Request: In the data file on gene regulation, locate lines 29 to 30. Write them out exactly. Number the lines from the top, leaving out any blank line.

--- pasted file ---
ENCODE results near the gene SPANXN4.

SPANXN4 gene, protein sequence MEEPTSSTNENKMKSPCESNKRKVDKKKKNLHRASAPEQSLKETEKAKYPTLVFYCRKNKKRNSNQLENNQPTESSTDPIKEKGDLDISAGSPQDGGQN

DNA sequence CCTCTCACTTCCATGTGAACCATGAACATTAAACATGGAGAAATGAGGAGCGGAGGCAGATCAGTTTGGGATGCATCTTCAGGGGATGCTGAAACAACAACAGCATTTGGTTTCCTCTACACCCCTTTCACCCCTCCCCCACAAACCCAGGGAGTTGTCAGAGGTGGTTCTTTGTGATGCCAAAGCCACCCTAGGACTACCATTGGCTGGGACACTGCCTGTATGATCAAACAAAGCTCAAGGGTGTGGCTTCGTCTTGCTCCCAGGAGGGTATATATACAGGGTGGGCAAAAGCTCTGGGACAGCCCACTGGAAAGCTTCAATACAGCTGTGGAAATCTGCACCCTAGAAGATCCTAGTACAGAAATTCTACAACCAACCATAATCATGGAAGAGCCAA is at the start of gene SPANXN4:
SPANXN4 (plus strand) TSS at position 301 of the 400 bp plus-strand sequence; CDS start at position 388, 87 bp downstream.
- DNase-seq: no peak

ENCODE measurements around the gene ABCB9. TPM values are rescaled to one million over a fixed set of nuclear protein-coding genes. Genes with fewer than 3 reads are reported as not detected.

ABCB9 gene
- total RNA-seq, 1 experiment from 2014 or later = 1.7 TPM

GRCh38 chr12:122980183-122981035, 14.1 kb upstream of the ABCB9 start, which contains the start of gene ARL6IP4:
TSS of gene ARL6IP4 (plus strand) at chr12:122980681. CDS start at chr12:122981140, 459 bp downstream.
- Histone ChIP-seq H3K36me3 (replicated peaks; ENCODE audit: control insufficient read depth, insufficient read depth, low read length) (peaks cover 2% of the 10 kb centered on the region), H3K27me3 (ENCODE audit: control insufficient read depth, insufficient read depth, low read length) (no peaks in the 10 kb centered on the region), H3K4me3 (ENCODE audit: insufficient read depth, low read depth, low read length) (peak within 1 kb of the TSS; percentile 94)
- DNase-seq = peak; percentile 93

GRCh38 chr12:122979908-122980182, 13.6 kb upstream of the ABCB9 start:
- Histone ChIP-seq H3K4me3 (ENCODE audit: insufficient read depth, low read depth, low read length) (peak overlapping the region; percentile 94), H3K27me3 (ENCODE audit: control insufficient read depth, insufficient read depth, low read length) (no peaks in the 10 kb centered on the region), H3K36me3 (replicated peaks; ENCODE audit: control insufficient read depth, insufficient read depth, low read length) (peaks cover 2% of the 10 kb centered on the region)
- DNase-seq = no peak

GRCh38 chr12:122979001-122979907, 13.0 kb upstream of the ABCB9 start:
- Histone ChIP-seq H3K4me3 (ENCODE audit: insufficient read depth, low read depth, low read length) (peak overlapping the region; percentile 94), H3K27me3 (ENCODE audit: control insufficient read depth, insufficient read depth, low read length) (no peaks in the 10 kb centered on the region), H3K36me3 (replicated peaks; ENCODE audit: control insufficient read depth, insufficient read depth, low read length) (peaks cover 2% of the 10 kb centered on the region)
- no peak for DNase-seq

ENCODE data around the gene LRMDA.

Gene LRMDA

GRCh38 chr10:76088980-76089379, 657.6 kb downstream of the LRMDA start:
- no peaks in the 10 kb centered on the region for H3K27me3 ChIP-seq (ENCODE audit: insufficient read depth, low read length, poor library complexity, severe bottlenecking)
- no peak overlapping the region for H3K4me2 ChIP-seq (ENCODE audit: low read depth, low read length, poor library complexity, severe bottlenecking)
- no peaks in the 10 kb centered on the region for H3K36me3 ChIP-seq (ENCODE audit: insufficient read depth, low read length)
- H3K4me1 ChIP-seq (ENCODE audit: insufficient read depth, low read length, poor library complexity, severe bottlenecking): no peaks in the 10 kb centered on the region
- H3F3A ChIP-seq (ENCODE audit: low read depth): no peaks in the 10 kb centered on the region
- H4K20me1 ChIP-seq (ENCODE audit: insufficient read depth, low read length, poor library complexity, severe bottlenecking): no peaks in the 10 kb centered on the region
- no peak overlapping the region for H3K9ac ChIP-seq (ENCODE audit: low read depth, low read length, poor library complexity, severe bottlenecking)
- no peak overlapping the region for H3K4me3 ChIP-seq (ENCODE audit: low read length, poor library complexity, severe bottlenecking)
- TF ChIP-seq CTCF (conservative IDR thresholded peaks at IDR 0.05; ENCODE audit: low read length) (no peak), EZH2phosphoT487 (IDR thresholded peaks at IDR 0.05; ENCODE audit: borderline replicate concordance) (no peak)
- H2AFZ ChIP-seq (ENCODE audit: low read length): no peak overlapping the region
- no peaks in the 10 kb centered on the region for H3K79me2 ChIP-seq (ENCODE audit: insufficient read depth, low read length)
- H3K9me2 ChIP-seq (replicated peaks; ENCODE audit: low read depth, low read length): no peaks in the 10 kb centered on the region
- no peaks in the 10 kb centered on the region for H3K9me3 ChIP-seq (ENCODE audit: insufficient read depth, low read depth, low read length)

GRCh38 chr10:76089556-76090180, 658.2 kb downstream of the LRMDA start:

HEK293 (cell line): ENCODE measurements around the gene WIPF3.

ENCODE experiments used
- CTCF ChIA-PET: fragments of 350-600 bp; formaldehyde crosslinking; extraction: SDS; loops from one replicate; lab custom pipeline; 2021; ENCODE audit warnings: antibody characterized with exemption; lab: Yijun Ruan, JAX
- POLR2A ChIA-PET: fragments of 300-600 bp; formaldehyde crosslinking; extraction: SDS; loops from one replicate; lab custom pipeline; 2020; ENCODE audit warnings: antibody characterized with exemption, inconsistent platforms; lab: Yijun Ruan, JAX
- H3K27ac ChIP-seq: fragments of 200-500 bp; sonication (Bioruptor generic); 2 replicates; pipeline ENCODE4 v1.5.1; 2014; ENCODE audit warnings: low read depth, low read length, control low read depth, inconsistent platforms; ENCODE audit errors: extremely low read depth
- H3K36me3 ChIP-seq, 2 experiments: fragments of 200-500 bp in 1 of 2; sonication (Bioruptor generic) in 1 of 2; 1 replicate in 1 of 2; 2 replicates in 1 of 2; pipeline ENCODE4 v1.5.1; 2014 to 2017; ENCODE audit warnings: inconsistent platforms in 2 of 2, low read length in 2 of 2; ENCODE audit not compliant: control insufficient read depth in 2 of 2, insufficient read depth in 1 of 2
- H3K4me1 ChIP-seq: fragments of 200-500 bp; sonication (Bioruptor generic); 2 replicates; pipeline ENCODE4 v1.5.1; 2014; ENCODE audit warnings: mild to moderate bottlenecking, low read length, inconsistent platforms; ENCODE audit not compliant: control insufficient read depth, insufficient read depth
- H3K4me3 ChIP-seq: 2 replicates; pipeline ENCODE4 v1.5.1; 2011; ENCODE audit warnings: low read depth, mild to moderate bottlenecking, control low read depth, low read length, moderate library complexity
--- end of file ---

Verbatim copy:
- no peak overlapping the region for H3K4me3 ChIP-seq (ENCODE audit: low read length, poor library complexity, severe bottlenecking)
- TF ChIP-seq CTCF (conservative IDR thresholded peaks at IDR 0.05; ENCODE audit: low read length) (no peak), EZH2phosphoT487 (IDR thresholded peaks at IDR 0.05; ENCODE audit: borderline replicate concordance) (no peak)